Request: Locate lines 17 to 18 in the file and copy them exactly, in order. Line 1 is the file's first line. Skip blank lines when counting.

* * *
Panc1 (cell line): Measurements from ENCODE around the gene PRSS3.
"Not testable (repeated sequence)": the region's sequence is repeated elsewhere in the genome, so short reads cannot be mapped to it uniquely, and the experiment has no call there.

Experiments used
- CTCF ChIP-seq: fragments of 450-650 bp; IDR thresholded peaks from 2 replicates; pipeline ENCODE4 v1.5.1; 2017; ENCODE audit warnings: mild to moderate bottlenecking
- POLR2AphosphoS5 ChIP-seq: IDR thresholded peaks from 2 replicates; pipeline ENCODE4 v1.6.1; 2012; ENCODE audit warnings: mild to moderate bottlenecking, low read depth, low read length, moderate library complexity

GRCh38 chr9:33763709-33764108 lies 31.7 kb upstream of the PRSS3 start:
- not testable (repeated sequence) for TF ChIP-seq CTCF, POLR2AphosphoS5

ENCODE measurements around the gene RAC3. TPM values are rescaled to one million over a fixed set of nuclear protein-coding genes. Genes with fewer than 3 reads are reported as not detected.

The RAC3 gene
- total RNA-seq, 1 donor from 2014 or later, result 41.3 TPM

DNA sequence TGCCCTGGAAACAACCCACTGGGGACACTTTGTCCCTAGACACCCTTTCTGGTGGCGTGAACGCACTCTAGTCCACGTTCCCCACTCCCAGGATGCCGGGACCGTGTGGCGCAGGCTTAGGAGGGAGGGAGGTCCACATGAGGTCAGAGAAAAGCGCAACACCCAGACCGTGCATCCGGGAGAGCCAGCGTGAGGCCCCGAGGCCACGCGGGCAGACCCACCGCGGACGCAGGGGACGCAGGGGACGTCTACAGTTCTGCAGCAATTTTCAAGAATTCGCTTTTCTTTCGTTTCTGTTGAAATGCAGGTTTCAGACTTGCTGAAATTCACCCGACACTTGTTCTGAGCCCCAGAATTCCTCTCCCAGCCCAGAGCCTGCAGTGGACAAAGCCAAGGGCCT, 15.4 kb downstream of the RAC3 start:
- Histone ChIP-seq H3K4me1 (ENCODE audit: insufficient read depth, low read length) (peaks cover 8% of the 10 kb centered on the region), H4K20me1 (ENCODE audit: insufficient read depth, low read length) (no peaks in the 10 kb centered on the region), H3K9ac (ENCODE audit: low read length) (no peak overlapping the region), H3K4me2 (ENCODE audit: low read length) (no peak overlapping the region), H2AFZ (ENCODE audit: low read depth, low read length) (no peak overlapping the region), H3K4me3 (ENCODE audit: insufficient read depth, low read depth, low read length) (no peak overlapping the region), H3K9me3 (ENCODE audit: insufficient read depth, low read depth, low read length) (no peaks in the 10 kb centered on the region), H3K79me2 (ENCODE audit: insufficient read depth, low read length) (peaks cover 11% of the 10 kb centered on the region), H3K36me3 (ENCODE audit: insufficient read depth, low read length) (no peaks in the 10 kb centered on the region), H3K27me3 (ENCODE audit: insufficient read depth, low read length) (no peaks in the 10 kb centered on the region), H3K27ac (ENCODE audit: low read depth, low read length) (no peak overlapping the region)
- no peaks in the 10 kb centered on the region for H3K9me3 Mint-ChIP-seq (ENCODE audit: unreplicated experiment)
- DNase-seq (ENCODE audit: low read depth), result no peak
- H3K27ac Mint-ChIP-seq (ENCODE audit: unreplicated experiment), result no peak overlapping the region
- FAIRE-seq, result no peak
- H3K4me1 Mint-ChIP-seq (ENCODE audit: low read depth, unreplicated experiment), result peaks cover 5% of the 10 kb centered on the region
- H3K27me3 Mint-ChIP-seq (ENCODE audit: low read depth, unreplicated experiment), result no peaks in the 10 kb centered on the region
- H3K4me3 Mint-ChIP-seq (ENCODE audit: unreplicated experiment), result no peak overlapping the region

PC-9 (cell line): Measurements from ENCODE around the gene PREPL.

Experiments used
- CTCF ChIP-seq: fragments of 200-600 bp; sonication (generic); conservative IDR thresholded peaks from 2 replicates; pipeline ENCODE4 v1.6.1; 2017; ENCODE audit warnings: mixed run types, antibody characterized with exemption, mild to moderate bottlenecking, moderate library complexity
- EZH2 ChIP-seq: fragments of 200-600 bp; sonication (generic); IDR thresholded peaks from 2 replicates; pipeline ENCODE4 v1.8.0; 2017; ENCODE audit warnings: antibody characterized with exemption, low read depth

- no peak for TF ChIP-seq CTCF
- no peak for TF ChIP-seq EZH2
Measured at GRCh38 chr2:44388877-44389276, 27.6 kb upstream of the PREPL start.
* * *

- H3K4me1 Mint-ChIP-seq (ENCODE audit: low read depth, unreplicated experiment), result peaks cover 5% of the 10 kb centered on the region
- H3K27me3 Mint-ChIP-seq (ENCODE audit: low read depth, unreplicated experiment), result no peaks in the 10 kb centered on the region